Lunar-Based vs. Lunar-Orbit Telescopes Discussed at Astrophysics Meeting

BALTIMORE — Now that NASA has developed a blueprint for whisking the next generation of astronauts back to the Moon, it’s time to figure out what to do when they get there and why .

At a workshop titled “Astrophysics Enabled by the Return to the Moon” held Nov. 28-30 at the Space Telescope Science Institute here on the campus of the Johns Hopkins University, astrophysicists discussed such ideas as setting up telescopes on the lunar surface — or possibly in lunar orbit.

“The main purpose is to really for the first time in many years have a very diverse group of astrophysicists come together and talk about whether it makes sense to do astrophysics from the Moon now that we’ve got NASA committed to sending people there and putting up infrastructure there,” said Laurie Leshin, director of sciences and exploration at the Goddard Space Flight Center in Greenbelt, Md.

“It’s a great time to have that conversation so it’s sort of the first conversation, not the last conversation about this,” Leshin said.

Presentations highlighted both the assets and liabilities of lunar-based science. Whereas Earth-based telescopes are subject to atmospheric distortion, the Moon’s lack of atmosphere would provide better range and sensitivity for skywatching.

One idea is to set up a liquid-mirror telescope on the Moon. Such telescopes spin to create a parabola at the telescope’s surface. The handful of these telescopes on Earth are limited in size because the spinning creates wind that disrupts the mirror-like surface.

By placing infrastructure on the Moon, future missions could rely on the already established equipment, meaning less payloa d to lug there. Setting up camp on the Moon would require oxygen and water. Lunar water has not yet been found, but is believed possibly to be present in the form of water ice at the lunar poles in craters where the sun never shines. In areas such as hilltops where there is plenty of sunshine, scientists said the constant sunlight could be used to produce electricity with solar voltaic cells.

Scientists are also in the process of designing spacesuits with the flexibility needed for extended wear on longer lunar missions.

There are plenty of hurdles to ponder, scientists said. The Moon is covered with a layer of fine particles with the consistency of talcum powder that is several feet thick. That material can generate dense dust clouds. Unlike the household variety, lunar dust is glass-like with a core of iron, giving it magnetic properties. Figuring out ways to ensure dust-free instruments would be a major priority for astronomers.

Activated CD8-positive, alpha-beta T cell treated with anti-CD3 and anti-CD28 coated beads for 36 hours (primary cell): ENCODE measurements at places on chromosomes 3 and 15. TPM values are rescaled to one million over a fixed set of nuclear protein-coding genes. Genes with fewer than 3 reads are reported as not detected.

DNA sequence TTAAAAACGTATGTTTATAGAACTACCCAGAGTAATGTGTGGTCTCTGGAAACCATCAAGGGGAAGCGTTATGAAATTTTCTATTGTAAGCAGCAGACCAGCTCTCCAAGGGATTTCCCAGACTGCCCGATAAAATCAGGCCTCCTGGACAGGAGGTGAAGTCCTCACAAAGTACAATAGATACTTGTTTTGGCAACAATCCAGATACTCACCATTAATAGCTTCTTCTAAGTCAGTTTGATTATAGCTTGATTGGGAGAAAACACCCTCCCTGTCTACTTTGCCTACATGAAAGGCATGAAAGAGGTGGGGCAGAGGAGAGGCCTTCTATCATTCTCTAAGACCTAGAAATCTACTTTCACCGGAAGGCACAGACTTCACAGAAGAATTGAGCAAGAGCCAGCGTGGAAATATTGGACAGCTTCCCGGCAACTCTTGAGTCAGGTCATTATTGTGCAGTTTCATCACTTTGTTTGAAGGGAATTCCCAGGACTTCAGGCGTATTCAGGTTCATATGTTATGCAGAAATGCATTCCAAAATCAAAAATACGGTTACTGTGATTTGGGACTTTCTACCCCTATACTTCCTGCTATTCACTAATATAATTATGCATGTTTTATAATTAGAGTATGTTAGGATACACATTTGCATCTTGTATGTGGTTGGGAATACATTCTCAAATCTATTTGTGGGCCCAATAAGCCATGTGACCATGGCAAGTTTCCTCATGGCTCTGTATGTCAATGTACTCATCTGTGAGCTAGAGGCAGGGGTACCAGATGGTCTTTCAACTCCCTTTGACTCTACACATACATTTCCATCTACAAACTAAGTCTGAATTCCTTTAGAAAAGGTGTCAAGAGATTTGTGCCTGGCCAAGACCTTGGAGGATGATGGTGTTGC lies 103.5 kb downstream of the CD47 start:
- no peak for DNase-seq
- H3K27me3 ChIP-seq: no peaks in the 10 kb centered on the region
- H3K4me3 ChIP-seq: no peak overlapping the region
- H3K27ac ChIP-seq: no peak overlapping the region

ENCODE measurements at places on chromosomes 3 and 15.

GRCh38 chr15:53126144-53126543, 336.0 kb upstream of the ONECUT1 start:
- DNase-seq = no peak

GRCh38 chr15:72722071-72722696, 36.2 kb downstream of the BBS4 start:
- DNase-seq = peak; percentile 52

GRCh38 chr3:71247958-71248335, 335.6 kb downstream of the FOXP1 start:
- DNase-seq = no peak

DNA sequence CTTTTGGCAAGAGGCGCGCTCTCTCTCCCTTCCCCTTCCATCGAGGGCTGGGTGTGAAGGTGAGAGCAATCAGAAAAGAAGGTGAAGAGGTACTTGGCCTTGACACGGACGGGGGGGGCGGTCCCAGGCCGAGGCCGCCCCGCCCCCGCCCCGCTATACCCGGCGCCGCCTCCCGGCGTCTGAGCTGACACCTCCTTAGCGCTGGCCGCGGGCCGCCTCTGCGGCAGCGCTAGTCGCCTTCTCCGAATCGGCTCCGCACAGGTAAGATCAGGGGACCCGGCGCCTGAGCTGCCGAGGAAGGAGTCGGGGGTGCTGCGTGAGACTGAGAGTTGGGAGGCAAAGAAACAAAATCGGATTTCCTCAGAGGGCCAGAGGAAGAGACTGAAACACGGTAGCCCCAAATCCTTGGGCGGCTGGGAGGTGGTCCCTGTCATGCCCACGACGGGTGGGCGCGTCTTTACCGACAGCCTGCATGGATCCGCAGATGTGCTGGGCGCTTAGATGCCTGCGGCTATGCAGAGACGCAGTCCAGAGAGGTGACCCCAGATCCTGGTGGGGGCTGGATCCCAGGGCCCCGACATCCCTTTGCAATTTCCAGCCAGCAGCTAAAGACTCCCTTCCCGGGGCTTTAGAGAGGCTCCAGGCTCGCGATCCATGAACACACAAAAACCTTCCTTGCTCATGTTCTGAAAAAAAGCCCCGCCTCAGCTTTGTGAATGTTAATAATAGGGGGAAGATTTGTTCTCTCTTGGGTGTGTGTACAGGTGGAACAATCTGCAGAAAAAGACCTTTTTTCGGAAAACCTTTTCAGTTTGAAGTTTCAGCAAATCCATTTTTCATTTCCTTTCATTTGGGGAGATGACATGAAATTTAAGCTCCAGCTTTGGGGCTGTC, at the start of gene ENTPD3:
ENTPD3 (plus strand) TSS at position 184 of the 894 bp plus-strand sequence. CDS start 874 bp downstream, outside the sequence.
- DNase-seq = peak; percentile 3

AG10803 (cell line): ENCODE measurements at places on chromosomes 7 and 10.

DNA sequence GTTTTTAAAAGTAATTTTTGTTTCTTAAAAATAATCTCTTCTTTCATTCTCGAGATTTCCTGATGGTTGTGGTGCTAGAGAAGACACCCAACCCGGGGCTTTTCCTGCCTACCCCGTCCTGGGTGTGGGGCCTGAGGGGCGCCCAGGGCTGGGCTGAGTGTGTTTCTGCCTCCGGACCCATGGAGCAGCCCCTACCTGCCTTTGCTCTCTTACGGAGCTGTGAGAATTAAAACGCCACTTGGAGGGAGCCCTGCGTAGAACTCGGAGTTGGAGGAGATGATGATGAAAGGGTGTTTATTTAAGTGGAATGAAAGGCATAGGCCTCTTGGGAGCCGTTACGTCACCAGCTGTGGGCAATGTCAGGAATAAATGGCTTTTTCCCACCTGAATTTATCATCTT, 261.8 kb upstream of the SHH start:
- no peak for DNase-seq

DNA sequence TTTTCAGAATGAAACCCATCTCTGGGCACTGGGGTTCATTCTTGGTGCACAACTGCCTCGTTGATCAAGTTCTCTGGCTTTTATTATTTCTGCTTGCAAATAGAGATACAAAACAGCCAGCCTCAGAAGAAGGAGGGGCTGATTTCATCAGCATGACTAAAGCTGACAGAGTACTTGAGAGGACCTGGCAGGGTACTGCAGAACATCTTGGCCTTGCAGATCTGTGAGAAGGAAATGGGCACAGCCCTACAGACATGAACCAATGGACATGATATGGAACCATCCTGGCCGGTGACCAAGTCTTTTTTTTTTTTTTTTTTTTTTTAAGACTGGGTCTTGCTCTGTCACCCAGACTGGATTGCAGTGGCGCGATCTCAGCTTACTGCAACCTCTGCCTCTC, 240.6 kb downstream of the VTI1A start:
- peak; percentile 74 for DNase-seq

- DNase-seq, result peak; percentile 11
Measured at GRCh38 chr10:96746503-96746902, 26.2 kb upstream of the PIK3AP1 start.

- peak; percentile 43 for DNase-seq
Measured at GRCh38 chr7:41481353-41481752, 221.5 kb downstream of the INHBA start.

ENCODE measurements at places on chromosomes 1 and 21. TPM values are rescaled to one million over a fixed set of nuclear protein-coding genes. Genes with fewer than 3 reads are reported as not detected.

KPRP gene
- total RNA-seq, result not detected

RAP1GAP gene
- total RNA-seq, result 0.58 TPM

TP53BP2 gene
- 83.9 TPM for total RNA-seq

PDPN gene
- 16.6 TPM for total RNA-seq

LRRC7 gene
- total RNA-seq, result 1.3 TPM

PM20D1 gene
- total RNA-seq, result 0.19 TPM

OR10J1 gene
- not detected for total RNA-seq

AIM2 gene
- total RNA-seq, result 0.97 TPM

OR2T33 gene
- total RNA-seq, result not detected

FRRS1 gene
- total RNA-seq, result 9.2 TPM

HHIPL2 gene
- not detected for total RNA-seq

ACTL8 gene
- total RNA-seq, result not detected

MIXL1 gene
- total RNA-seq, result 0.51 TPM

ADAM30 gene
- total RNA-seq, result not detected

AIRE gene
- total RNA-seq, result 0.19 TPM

Another issue is levitated dust, which occurs when the sun’s energy causes dust grains to become electrically charged.

“I think we need to continue to evaluate whether the Moon is usable for astronomy or not,” said Paul Spudis of the Johns Hopkins University Applied Physics Laboratory in Laurel, Md. “And finally we need to fill in the missing pieces of knowledge and specifically we need to characterize this dust levitation and find out — does this occur and what the real magnitude of the effect is.”

Scientists also are considering whether lunar-based astrophysics is better than orbiting instruments, said Harley Thronson, a chief scientist for exploration at NASA’s Goddard Space Flight Center.

“Free space might be more suitable for some types of astronomy, and the surface of the Moon may be more suitable for others,” Thronson said.

Scott Horowitz, NASA associate administrator for the Exploration Systems Mission Directorate, told the group the space agency is still early in the design stage for the next Moon rockets and vehicles but wants significant capability to transport scientific instruments, living quarters and other cargo to the Moon. “We’re building a pickup truck and we’re going to fill the bed with whatever we can,” he said, noting that about one quarter of the mass of the estimated 125 metric-ton launch vehicle NASA is planning for lunar missions will be available for payload.

“We’re still trading off how much is available on the exploration lander for scientific payload, we still don’t know the exact number,” Horowitz said.

The Associated Press contributed to this article.